Khashoggi’s body parts transported in suitcases: report
The Turkish pro-government newspaper Sabah has reported that journalist Jamal Khashoggi’s corpse was dismembered and put into five suitcases after he was strangled upon entering the House of Saud regime’s consulate in Istanbul.
Citing unnamed officials, Sabah reported on Sunday that the suitcases were then taken to the Saudi regime’s residence near the consulate the day the writer was killed on October 2.
The officials said that Maher Mutreb, Salah Tubeigy and Thaar al-Harbi were the three key figures from the 15-member hit squad who were involved in dismembering Khashoggi’s body and removing it from the premises.
Mutreb was a direct aide to the Saudi regime Crown Prince Mohammed bin Salman, also known as MBS, while Tubeigy was the head of the Saudi Scientific Council of Forensics and a colonel in the Saudi regime army.
Al-Harbi was reportedly promoted to lieutenant in the Saudi royal guard last year for bravery in the defense of the crown prince’s palace in Jeddah.
The leak of the details coincides with Turkish President Recep Tayyip Erdogan’s statement in which he said he believed that the order to kill the journalist came from the “highest levels” of the Saudi state.
In an opinion piece published by the United States newspaper The Washington Post on Friday, Erdogan called on the House of Saud regime to answer outstanding questions concerning the 59-year-old’s killing last month.
“We must reveal the identities of the puppet masters behind Khashoggi’s killing,” Erdogan said.
The body of Khashoggi, a former Washington Post columnist and critic of MBS, remains missing.
On Wednesday, a Turkish prosecutor said Khashoggi was strangled and dismembered soon after entering the building, in the first official comments from the Turks on the fate of the writer. Turkish media outlets have named the 15 Saudi suspects who flew into Istanbul and left on the same day the journalist was last seen.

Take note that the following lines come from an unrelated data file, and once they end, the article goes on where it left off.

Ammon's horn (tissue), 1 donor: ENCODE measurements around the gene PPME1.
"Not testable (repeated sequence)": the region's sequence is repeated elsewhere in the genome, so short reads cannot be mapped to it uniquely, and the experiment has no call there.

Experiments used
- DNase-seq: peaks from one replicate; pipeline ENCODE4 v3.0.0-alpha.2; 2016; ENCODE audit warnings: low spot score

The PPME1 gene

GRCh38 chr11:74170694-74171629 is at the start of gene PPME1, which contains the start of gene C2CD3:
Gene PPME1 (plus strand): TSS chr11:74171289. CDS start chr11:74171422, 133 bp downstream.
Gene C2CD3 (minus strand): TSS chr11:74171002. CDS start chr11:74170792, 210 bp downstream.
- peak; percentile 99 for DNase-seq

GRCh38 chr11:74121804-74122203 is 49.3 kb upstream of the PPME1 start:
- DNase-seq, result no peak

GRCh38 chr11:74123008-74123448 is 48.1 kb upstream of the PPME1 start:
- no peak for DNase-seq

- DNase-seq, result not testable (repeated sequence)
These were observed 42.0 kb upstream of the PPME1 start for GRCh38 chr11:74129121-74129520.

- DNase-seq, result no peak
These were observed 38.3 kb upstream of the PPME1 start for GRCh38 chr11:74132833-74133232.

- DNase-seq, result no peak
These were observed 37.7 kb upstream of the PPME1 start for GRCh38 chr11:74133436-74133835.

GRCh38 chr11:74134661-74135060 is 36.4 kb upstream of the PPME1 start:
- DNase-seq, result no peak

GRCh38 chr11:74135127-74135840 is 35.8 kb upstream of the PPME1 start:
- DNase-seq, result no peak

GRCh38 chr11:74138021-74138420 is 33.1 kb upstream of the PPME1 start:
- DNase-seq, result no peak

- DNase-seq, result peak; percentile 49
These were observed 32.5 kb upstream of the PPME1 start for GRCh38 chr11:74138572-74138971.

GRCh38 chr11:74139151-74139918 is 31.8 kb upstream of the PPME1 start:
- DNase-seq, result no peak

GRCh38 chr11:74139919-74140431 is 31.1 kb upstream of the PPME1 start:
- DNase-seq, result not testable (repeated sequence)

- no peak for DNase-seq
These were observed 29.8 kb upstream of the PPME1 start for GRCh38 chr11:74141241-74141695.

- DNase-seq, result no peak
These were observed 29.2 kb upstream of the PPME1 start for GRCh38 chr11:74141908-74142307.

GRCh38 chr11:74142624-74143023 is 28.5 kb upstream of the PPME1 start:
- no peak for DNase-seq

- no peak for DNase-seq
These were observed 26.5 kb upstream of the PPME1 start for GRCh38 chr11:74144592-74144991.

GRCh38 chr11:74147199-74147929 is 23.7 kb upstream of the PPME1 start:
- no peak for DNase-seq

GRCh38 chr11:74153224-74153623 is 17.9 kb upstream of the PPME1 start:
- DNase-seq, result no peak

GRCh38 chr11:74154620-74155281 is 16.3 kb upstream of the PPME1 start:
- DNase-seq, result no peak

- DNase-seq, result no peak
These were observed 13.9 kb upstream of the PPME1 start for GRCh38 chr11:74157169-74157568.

The joint Turkish and Saudi probe into Khashoggi’s fate has made little progress so far.
On Friday, an adviser to Turkey’s President Recep Tayyip Erdogan said the team that killed Khashoggi cut up his body in order to dissolve for easier disposal.
Yasin Aktay, who was a friend of Khashoggi’s, told Hurriyet newspaper that the corpse was disposed of by dismembering and dissolving it. “According to the latest information we have, the reason they dismembered his body is to dissolve it easier,” said Aktay. “They aimed to ensure no sign of the body was left.”
A senior Turkish official has told Al Jazeera the journalist’s body was dismembered and dissolved in acid, without offering evidence. The House of Saud regime initially denied Khashoggi was killed inside its consulate but, following intense international pressure and after changing their narrative numerous times, the Saudi regime prosecutor admitted that Khashoggi was killed in a “premeditated” manner.
The Saudi regime prosecutor flew to Turkey last week and met Istanbul’s chief prosecutor but the investigation has made little progress so far as Saudi Arabia and Turkey remain at loggerheads.
Turkey’s justice minister accused the Saudis of failing to answer questions regarding the case.
Two questions that Turkey wants Riyadh to answer relate to the identity of a “local collaborator” to whom Saudi regime officials claimed to have handed over Khashoggi’s remains, as well as the identity of the person who ordered the killing.
On Wednesday, a senior Turkish official said that Saudi Arabian officials appeared unwilling to “genuinely cooperate” with Turkey’s investigation.
“The Saudi officials seemed primarily interested in finding out what evidence the Turkish authorities had against the perpetrators,” the official told AFP news agency on the condition of anonymity. “We did not get the impression that they were keen on genuinely cooperating with the investigation.”
The Saudis have also launched their own investigation, vowing to “uncover every stone” and “punish” those who are responsible. A spokesperson for President Erdogan’s Justice and Development Party (AKP/Adalet ve Kalk?nma Partisi) said on Wednesday Khashoggi’s killing could not have been made possible without orders from someone in a senior position.
Omar Celik told reporters in Ankara that Turkey would not let anyone cover up Khashoggi’s killing, adding that it was not possible for the Saudi regime officials to still not know the body’s whereabouts.
The Turkish president stressed in the Washington Post op-ed on Friday that Turkey would keep investigating Khashoggi’s case.
“We are shocked and saddened by the efforts of certain Saudi officials to cover up Khashoggi’s premeditated murder, rather than serve the cause of justice, as our friendship would require,” Erdogan said.
Erdogan added that Khashoggi’s murder was a clear violation and a “blatant abuse” of the Vienna Convention on Consular Relations.
“Failure to punish the perpetrators could set a very dangerous precedent,” Erdogan said.